Cork County Council hopes to secure advance funding from the Department of Environment to build new roads and bridges which will open up two adjoining sites in East Cork for major development.
The locations are at Carrigtwohill and Water Rock in the greater Midleton area.
The council’s senior planner Andrew Hind confirmed discussions on the proposed infrastructure are continuing with the department in an initiative that envisages huge new housing projects and retail facilities, along with primary and secondary schools as well as new amenity areas.
The local authority is hoping to recoup the funding through special contributions from developers.
While he outlined the proposed developments at Carrigtwohill and Water Rock, near Midleton, more detailed plans were delivered to councillors yesterday by two senior members of his team.
Executive planner Ronan MacKernan outlined the proposals for the 120 hectare site immediately to the north of the railway line at Carrigtwohill.
He said it was planned to build approximately 2,600 houses in this area, along with two primary schools, a secondary school, a large park and two smaller parks.
A small local retail centre is also earmarked and will include shops and professional business outlets along with a new community centre.
When an Irish Rail link to the area was being restored, the county council took the prudent step of paying for the construction of an under- bridge in the area which it will now open for cars to access the development site.
Another underpass nearby, currently used as a cattle crossing, will be converted for the sole use of cyclists and pedestrians.
Mr MacKernan said the site would have three access roads and, importantly, it was close to the existing train station.
The council is hopeful city-bound commuters will be tempted to park their vehicle and avail of the 21 trains operating daily into Cork.
The three local bridges which traverse the railway line will also be improved for use by cyclists and pedestrians.
The plan also envisages at some point, when more than 1,750 houses are built there, that a new interchange will be developed connecting the development site with the Cork-Midleton road on the national primary route N25, close to the once- earmarked Amgen site.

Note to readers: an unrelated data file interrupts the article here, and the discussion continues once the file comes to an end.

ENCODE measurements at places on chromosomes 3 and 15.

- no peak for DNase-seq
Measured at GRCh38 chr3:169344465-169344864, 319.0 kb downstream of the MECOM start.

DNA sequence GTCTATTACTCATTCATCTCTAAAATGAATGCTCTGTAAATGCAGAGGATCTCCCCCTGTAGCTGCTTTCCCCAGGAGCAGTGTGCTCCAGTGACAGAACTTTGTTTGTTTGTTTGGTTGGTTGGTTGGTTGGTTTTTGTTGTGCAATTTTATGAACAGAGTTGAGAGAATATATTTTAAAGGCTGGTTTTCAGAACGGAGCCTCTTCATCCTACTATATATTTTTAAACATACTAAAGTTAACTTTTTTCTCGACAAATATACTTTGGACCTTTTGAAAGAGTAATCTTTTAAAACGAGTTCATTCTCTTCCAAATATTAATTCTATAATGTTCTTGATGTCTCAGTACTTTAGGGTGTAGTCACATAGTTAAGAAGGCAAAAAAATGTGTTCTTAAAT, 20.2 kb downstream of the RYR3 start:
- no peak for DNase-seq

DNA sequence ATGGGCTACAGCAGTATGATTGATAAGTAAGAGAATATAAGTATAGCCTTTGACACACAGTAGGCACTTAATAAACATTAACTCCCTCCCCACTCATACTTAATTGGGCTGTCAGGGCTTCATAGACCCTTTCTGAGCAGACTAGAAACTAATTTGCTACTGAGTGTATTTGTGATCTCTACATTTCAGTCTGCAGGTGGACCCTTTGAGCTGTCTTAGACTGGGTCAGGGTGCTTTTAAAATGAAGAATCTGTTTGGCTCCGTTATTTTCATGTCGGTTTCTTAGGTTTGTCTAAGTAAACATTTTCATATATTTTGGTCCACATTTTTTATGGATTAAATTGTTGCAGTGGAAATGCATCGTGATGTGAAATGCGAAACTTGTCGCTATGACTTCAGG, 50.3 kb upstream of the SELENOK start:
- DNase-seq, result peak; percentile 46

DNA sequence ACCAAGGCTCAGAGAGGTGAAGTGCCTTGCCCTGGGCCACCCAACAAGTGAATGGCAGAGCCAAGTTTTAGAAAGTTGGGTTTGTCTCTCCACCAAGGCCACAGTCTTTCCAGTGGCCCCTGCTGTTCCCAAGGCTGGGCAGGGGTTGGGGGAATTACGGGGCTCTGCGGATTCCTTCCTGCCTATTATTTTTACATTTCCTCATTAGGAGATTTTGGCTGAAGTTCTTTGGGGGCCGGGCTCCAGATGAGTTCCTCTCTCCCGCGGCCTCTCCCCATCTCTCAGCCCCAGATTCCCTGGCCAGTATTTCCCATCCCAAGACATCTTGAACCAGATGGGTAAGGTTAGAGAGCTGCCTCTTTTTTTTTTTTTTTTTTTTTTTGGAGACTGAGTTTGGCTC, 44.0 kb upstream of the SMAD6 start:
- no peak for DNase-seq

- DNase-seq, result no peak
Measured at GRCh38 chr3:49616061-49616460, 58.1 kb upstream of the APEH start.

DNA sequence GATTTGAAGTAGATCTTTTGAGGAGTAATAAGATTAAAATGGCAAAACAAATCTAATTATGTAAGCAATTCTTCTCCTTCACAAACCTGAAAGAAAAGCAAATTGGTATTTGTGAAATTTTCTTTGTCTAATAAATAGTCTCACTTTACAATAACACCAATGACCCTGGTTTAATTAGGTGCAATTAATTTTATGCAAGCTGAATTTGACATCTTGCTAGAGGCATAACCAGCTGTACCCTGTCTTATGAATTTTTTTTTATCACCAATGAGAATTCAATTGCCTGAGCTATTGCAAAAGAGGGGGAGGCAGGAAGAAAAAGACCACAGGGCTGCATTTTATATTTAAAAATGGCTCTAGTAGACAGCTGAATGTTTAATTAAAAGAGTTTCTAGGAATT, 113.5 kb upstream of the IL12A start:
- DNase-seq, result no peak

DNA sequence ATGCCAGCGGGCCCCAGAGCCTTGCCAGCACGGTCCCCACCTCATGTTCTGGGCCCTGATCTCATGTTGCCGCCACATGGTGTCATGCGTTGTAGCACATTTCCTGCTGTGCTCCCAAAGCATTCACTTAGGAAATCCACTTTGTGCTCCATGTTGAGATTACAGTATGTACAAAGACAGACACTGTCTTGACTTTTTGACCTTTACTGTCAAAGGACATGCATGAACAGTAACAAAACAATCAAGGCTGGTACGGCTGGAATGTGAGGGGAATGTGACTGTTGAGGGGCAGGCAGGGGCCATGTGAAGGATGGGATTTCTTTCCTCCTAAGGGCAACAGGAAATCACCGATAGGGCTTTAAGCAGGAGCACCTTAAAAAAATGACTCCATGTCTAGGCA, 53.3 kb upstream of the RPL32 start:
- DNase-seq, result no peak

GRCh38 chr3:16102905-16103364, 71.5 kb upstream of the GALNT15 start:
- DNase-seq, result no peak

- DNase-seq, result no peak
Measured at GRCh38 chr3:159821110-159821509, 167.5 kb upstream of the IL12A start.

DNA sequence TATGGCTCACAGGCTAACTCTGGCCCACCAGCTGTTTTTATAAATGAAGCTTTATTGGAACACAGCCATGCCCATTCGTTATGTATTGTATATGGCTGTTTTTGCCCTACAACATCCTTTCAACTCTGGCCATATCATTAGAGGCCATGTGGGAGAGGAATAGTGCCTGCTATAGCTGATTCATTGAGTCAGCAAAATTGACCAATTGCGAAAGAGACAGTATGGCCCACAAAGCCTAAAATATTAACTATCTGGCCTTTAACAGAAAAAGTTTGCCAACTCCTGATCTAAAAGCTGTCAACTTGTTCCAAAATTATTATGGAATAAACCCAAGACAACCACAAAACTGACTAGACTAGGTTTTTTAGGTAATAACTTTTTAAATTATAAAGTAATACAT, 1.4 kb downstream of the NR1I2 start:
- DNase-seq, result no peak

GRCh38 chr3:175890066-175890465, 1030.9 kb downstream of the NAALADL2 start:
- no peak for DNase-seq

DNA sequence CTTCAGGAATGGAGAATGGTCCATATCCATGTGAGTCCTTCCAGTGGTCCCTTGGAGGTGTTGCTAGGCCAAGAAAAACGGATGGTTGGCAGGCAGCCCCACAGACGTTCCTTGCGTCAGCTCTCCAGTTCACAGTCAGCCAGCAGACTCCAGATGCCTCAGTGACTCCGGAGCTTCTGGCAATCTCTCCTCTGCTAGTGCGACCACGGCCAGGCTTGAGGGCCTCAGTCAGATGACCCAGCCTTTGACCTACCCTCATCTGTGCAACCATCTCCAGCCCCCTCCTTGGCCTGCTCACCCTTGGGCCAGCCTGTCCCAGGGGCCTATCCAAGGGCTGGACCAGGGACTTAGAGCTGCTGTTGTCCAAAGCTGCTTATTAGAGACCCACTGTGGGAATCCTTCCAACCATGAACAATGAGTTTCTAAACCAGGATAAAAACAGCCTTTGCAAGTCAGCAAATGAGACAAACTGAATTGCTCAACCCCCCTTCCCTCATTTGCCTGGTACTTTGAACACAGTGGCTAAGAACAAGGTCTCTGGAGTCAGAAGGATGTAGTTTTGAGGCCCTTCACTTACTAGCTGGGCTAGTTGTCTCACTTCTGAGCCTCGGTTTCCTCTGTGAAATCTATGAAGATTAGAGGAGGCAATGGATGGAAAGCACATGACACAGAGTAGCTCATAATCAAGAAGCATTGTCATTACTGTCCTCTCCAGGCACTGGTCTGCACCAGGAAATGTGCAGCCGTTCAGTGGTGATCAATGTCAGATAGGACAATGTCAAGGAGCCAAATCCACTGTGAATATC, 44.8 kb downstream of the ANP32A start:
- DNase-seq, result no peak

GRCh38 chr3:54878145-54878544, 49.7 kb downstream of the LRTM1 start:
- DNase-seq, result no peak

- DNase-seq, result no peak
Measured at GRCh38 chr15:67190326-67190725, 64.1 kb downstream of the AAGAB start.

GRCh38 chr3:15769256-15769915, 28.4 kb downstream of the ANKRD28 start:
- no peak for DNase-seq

A new sewage treatment plant being constructed at nearby Rossmore will be able to cater for the new houses and businesses.
A shopping centre, including space for a small supermarket and outlets for GPs, auctioneers and others will be built within the area.
The executive planner said they would be kept to a size which wouldn’t impact on later shops in Carrigtwohill.
Meanwhile, executive planner Suzanne Gunnip outlined the Water Rock plans.
She said they included the potential for 2,500 houses on 160 hectares of zoned land, which would be built in three phases, with the first two being for 1,000 houses at a time and the remaining 500 last.
Like Carrigtwohill, there is also provision for two primary schools and a secondary school, plus a large park and two smaller parks to support the recreational needs of the new residents.
Ms Gunnip said that the area near the former Dawn Meats factory, where the new railway station will be built, had also been identified as an ideal location for future industries and businesses.
She said that a small commercial/retail centre would also be positioned close to the new houses along with a 16-acre park.
Ms Gunnip pointed out that a new road would have to be built to connect the site with the existing northern Midleton relief road and that the houses envisaged would range between high and medium density.
She said that a new road bridge would also have to be built into the plan, which would lead to the closure of the railway level crossing at Water Rock.
In addition she said that flood risk, ecological and transport studies had been carried out to ensure the plans were the best they could come up with.
Irish Water has given a commitment to upgrade Midleton’s water and sewage treatment facilities to cater for the expansion at Water Rock.
Cllrs Cathal Rasmussen (Lab), Kieran McCarthy (SF) and Claire Cullinane (Ind) said that while they welcomed the plans they were concerned the cash-strapped council couldn’t afford to build the infrastructure necessary to open up the land, especially when they were already hard-pressed to fill in potholes.
Mr Hind said this was why the council had approached the Department of Environment for an advanced loan.
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